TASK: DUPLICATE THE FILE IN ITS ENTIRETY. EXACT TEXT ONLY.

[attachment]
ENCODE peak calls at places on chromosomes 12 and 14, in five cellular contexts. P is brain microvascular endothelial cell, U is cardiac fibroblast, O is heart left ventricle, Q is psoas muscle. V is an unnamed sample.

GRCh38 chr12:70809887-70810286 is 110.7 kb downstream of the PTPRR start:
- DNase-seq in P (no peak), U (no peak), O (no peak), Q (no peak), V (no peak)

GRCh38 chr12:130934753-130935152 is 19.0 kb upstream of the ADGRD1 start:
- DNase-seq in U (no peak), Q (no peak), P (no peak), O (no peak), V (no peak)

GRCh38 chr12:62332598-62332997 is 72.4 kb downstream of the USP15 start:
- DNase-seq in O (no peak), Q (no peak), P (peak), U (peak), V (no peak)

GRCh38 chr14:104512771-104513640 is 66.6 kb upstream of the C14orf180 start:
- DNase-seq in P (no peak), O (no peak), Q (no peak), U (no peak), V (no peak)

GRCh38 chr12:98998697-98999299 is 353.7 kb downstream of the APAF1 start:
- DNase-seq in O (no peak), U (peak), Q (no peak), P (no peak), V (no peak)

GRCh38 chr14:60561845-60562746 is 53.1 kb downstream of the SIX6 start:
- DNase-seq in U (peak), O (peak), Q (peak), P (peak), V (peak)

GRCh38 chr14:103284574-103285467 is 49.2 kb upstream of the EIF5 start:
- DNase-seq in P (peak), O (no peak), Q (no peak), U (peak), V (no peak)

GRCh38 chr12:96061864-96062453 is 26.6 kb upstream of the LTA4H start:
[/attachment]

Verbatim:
ENCODE peak calls at places on chromosomes 12 and 14, in five cellular contexts. P is brain microvascular endothelial cell, U is cardiac fibroblast, O is heart left ventricle, Q is psoas muscle. V is an unnamed sample.

GRCh38 chr12:70809887-70810286 is 110.7 kb downstream of the PTPRR start:
- DNase-seq in P (no peak), U (no peak), O (no peak), Q (no peak), V (no peak)

GRCh38 chr12:130934753-130935152 is 19.0 kb upstream of the ADGRD1 start:
- DNase-seq in U (no peak), Q (no peak), P (no peak), O (no peak), V (no peak)

GRCh38 chr12:62332598-62332997 is 72.4 kb downstream of the USP15 start:
- DNase-seq in O (no peak), Q (no peak), P (peak), U (peak), V (no peak)

GRCh38 chr14:104512771-104513640 is 66.6 kb upstream of the C14orf180 start:
- DNase-seq in P (no peak), O (no peak), Q (no peak), U (no peak), V (no peak)

GRCh38 chr12:98998697-98999299 is 353.7 kb downstream of the APAF1 start:
- DNase-seq in O (no peak), U (peak), Q (no peak), P (no peak), V (no peak)

GRCh38 chr14:60561845-60562746 is 53.1 kb downstream of the SIX6 start:
- DNase-seq in U (peak), O (peak), Q (peak), P (peak), V (peak)

GRCh38 chr14:103284574-103285467 is 49.2 kb upstream of the EIF5 start:
- DNase-seq in P (peak), O (no peak), Q (no peak), U (peak), V (no peak)

GRCh38 chr12:96061864-96062453 is 26.6 kb upstream of the LTA4H start: